One of the keys to running a successful business is being aware. You need to be aware of what’s going on, aware of what your business needs, aware what your customers need, aware of what’s going on in the world, aware of what’s going on in your niche, and aware of when things need to change. If you’re not aware of what’s going on in your business, you’ll never be able to recognize when things are happening, when new things are needed and when things are hurdling out of control.

I had to stop and pause this week because I saw a chipmunk out scurrying around and it’s much too soon for them, or so I thought. But it reminded me that sometimes we get caught up in what we’re doing and what’s going on that we miss the signs. The good news is that spring is the perfect time to get started on updating things and growing your business. For spring to happen, for your business to be successful there are some things that need to happen.

Spring seems like all of a sudden there are just flowers everywhere and you can’t believe it. The truth is that it’s been happening slowly over the past few weeks, you’ve just missed the signs. To businesses it may seem like the answer to everything is to be viral, but what those who go viral quickly learn, you have to keep going viral for lasting success. So while viral’s nice if you can make it happen, it’s not what I recommend for consistent success. Instead I recommend you follow the guidance of spring and instead work on consistent, lasting growth and success throughout the life of your business. If you’re consistent with your marketing efforts and with your work with clients you’ll never deal with a lack in clients or be concerned about how far behind you are. It’s time to stop trying to be viral and start consistently helping people.

Spring is also known as the bringer of new things. Very few businesses can exist successfully on just one product created just one time, or one client purchasing one time. While a music store may only sell music, they’re always getting new songs and new artists. While an accountant may always work with numbers the numbers always change and tax rules change each year. Very few writers live off only one book. Your willingness to bring in a new perspective, try something new, work with a new client or partner with another business could be the breath of fresh air you need in your business to get you out of your slump or passionate about your business again.

Consider this week as your chance to shed the chills of winter and move into the warm fresh air of spring. Let go of what’s holding you back as a business and step into what will help you grow. Not sure? Contact me and I’ll review your situation and share my thoughts for what spring can be for you.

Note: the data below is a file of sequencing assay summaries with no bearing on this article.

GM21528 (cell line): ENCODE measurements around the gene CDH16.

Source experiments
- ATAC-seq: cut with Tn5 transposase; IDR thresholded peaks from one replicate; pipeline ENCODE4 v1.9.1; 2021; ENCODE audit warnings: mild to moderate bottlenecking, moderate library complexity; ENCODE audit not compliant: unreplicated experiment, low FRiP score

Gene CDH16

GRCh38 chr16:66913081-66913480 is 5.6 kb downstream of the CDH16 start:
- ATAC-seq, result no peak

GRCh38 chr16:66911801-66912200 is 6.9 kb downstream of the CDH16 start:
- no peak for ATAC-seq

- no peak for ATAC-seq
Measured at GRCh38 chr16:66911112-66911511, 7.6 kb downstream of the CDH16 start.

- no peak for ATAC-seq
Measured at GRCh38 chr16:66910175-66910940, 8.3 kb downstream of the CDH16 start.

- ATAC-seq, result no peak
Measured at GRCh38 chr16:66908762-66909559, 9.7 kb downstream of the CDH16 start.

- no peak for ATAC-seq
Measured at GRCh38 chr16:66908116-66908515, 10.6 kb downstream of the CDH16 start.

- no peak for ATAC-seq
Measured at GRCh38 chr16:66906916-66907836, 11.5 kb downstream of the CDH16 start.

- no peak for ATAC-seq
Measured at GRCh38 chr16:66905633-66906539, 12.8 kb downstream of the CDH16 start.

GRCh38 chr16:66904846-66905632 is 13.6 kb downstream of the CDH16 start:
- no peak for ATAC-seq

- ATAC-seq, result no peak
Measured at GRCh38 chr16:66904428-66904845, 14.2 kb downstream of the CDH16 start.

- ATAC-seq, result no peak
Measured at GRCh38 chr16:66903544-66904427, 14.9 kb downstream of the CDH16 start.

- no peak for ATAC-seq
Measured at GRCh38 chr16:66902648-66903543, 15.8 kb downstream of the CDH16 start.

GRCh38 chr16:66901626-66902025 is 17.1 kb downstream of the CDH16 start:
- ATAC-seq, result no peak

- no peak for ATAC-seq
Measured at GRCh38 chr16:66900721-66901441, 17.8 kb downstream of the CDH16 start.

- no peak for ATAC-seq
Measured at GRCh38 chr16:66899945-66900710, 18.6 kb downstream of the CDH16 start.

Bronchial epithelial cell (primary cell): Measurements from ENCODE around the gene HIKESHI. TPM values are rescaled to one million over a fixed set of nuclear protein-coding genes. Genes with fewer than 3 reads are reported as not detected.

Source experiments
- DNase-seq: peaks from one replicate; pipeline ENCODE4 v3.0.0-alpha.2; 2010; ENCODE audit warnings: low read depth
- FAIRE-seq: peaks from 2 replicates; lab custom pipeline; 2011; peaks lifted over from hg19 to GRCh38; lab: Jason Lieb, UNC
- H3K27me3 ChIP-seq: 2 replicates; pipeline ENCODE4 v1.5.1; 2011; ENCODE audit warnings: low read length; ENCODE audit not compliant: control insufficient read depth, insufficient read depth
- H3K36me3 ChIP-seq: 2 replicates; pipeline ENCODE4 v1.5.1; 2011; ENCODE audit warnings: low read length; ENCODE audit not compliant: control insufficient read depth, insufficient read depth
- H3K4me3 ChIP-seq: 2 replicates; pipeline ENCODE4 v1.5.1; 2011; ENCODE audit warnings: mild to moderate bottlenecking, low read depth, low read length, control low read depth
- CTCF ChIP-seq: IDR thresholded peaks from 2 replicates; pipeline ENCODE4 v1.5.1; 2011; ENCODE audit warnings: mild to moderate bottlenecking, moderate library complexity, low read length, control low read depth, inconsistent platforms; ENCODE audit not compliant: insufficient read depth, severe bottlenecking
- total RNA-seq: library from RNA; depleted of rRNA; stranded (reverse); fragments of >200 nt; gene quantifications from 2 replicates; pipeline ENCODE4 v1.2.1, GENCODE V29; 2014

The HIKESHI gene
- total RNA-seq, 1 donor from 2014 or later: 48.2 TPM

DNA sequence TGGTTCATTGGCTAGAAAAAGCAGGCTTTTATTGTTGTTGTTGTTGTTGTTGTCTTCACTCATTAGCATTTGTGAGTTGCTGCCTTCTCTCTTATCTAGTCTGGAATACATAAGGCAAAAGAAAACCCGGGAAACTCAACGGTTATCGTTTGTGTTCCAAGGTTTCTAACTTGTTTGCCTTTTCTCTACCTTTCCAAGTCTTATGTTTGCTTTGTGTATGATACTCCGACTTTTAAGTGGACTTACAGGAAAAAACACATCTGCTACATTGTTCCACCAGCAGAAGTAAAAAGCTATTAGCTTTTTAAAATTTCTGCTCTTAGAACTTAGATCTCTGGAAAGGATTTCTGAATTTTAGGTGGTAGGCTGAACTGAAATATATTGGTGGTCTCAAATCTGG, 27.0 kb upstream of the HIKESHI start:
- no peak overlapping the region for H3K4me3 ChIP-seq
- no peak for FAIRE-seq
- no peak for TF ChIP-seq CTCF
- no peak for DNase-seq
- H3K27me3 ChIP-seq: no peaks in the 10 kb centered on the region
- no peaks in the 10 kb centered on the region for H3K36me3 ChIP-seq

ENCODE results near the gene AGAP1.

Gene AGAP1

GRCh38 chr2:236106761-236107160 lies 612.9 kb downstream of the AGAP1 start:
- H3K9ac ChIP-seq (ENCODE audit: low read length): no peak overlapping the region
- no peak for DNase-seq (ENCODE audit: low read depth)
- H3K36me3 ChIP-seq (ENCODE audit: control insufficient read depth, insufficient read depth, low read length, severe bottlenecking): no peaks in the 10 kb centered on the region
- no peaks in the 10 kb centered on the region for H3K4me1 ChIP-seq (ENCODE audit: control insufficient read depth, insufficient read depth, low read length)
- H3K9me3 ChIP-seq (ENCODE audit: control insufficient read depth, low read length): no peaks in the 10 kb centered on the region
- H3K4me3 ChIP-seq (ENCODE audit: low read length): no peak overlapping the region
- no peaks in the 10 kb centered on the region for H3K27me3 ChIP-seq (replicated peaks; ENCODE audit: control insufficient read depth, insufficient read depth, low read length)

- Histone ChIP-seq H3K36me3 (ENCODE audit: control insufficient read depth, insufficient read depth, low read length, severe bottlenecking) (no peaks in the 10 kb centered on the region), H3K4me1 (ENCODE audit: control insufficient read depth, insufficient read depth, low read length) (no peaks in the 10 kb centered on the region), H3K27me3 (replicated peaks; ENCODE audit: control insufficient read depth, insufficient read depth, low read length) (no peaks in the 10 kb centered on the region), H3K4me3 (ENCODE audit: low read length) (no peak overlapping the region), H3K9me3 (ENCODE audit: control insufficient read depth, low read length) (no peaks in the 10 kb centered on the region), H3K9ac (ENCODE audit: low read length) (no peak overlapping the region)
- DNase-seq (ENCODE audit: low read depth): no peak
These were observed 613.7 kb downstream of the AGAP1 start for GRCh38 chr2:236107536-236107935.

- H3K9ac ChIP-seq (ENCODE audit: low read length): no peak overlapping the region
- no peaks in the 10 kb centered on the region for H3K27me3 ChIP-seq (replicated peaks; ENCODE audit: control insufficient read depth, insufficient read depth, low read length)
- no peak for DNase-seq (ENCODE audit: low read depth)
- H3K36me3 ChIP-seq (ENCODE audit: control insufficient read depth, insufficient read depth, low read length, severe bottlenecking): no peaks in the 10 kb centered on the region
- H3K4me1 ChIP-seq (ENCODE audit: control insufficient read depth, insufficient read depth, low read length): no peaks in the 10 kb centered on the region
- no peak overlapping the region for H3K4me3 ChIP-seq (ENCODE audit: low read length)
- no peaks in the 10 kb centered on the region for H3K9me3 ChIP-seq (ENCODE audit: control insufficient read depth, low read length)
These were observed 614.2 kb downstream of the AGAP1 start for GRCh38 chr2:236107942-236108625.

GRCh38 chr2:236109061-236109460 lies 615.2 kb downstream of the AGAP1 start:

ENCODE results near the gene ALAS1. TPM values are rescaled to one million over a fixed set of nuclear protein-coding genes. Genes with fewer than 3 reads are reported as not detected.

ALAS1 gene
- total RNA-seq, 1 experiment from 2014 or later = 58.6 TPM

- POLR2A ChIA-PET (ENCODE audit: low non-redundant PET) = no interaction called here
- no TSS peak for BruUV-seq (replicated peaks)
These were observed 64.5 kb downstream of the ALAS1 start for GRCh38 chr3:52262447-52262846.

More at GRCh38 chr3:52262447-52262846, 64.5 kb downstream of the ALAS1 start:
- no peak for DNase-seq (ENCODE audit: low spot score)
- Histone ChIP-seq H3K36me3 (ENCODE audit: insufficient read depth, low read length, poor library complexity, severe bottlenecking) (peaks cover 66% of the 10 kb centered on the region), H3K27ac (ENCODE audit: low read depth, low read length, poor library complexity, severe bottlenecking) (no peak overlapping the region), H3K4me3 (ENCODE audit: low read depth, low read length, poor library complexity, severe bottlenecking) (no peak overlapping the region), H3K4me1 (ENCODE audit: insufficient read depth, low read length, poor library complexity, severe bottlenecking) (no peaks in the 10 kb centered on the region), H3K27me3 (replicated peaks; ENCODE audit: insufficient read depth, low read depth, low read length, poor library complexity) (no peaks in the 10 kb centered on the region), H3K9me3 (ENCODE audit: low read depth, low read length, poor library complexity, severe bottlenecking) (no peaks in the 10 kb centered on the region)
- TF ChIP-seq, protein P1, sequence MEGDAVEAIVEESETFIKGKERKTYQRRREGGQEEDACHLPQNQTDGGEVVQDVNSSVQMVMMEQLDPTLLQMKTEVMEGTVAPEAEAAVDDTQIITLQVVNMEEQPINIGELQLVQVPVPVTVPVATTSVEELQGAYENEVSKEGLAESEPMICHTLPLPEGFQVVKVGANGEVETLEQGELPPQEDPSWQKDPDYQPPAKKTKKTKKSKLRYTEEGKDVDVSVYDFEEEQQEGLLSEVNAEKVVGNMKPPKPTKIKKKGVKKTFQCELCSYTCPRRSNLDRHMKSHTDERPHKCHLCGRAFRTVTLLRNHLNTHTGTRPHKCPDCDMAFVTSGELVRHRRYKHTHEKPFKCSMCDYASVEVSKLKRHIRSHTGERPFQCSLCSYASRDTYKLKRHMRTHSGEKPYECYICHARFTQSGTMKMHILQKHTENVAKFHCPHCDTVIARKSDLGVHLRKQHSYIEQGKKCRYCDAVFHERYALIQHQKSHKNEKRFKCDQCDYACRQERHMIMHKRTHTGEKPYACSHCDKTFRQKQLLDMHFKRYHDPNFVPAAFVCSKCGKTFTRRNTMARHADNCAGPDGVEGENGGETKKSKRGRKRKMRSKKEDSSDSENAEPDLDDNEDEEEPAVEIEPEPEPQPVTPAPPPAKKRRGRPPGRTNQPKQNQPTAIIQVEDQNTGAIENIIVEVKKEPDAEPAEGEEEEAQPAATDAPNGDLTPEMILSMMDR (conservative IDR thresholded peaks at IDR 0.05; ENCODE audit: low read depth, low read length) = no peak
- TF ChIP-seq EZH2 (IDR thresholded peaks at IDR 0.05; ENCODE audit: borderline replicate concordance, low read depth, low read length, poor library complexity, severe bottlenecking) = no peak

Will You Be My Customer?

One of the biggest challenges in business is getting potential customers to say yes. With Valentine’s Day this weekend I thought it was appropriate to talk about things that need to be in place to get people to say yes to the sale.

1-answer all questions. This is one of the big reasons why people don’t buy, they have questions you haven’t answered, concerns you haven’t addressed or aren’t clear on what you’re selling. If you do sell something that you don’t list all the answers to potential questions for in an easily accessible place, make sure that you’re easily and frequently accessible so you can quickly answer their questions before they get cold feet.

2-there’s no spark. In romance a spark is the stuff stories are made of, and business is no different: people want to know that not only are you special and offering something special, they’ll be treated with respect and value too when they become your customer. I would be hard pressed to come up with a business that has no competitors, so showing your spark, your vision, your personality, your leadership and your perspective are essential to standing out and convincing a potential customer you can provide them with what they seek.

3-offer great value. You don’t get engaged to and marry the scary neighborhood tramp just so you can say you’re married, you choose to make that commitment with someone who you feel compliments, supports, helps, improves, grows, enjoys and loves you. A business is no different, people don’t just buy for the sake of spending money, they want value from you.

Which point will you work on this week to increase your conversions?

Customer Conversions and Conversations

Last Wednesday I shared about the power of people. Today I want to take that conversation one step further and talk about the 4 things you can do to increase your sales and improve your customer satisfaction.